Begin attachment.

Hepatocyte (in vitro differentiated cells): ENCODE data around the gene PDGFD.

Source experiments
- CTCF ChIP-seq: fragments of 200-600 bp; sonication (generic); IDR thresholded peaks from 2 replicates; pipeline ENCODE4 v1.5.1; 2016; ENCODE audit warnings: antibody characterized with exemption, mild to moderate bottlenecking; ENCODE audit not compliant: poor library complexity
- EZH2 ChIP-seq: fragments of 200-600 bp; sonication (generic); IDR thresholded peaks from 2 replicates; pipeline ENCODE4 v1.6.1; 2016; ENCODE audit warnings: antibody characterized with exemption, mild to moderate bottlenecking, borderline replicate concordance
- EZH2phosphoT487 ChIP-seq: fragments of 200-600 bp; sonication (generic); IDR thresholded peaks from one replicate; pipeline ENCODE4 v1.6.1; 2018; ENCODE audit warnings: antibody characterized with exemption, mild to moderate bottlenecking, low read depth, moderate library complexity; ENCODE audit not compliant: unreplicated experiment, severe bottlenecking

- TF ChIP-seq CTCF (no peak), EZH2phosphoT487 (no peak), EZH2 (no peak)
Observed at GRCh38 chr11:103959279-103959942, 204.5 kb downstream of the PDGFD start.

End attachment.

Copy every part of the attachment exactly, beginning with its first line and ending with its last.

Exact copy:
Hepatocyte (in vitro differentiated cells): ENCODE data around the gene PDGFD.

Source experiments
- CTCF ChIP-seq: fragments of 200-600 bp; sonication (generic); IDR thresholded peaks from 2 replicates; pipeline ENCODE4 v1.5.1; 2016; ENCODE audit warnings: antibody characterized with exemption, mild to moderate bottlenecking; ENCODE audit not compliant: poor library complexity
- EZH2 ChIP-seq: fragments of 200-600 bp; sonication (generic); IDR thresholded peaks from 2 replicates; pipeline ENCODE4 v1.6.1; 2016; ENCODE audit warnings: antibody characterized with exemption, mild to moderate bottlenecking, borderline replicate concordance
- EZH2phosphoT487 ChIP-seq: fragments of 200-600 bp; sonication (generic); IDR thresholded peaks from one replicate; pipeline ENCODE4 v1.6.1; 2018; ENCODE audit warnings: antibody characterized with exemption, mild to moderate bottlenecking, low read depth, moderate library complexity; ENCODE audit not compliant: unreplicated experiment, severe bottlenecking

- TF ChIP-seq CTCF (no peak), EZH2phosphoT487 (no peak), EZH2 (no peak)
Observed at GRCh38 chr11:103959279-103959942, 204.5 kb downstream of the PDGFD start.